Drug Treatment Swept Up in Push for Medical-Records Sharing

confidentialityChanges may be coming to confidentiality regulations for addiction treatment records:

Federal officials are proposing to ease 40-year-old restrictions on the release of information about patients’ drug- and alcohol-abuse treatment, so their electronic medical records can be more easily used and shared.

. . .

Officials at the Substance Abuse and Mental Health Services Administration, known as Samhsa, say those rules didn’t envision today’s highly integrated health-care systems that rely on the broad sharing of patients’ detailed electronic medical records to coordinate care. . . .

Many of those coordinated-care systems are finding the consent rules unworkable. . .

Only Congress can change the law itself, but Samhsa is considering revising regulations that define consent.

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2 responses to “Drug Treatment Swept Up in Push for Medical-Records Sharing

  1. chuck gehrke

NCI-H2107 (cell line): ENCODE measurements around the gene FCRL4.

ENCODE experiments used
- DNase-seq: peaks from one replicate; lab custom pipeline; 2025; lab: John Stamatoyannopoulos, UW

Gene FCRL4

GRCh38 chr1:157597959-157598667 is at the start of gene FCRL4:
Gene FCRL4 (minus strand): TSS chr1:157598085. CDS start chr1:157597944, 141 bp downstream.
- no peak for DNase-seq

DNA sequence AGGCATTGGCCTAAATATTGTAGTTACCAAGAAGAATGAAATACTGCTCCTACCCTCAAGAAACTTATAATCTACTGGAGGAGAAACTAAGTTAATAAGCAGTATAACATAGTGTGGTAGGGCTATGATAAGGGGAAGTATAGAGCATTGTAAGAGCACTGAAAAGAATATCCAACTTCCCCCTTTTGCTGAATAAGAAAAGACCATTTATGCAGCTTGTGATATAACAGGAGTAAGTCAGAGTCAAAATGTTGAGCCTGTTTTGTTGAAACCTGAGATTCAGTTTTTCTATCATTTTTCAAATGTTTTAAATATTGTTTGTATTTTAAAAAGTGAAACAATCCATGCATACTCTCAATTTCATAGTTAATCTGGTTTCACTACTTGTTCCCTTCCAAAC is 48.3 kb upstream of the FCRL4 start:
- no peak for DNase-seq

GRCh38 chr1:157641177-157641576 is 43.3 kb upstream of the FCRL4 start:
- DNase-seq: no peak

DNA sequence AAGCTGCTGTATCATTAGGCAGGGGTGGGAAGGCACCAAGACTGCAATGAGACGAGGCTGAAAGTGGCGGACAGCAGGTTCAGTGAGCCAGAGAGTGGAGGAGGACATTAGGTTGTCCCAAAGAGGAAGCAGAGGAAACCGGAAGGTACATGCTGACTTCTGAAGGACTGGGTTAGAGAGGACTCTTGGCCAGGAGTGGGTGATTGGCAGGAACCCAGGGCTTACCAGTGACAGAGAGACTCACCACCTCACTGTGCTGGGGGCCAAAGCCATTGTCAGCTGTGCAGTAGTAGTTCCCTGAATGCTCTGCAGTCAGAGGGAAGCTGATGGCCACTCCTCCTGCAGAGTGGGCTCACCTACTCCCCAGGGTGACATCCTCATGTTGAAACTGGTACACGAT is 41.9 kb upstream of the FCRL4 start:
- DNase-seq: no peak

There was an hour long session at the recent ASAM Annual Med-Sci Conference. The problem according to the presenter in favor of changing the rules is this. Primary Care or other physicians caring for a patient with Addiction as a diagnosis currently cannot access this information nor can they access any info re: what medications the patient may be taking e.g. Methadone. Apparently there are reported deaths due to drug-drug interactions which could have been avoided if this information had been available. As I understood the presentation the interest is in making the history of addiction and associated medications as easily available as heart disease, diabetes, etc.. The opposing presenter presented the problem with the stigma attached to a diagnosis of addiction and the resulting possibility (?probability) of altered care. The audience responses and questions seemed to support the change. My suggestion was for medical schools to teach physicians to ask the correct questions and emphasize to the patient the importance of honesty and potential consequences of dishonesty. The same message should be a part of a treatment program’s teaching and teach the client/patient to advocate appropriately for themselves when it comes to receiving medical care.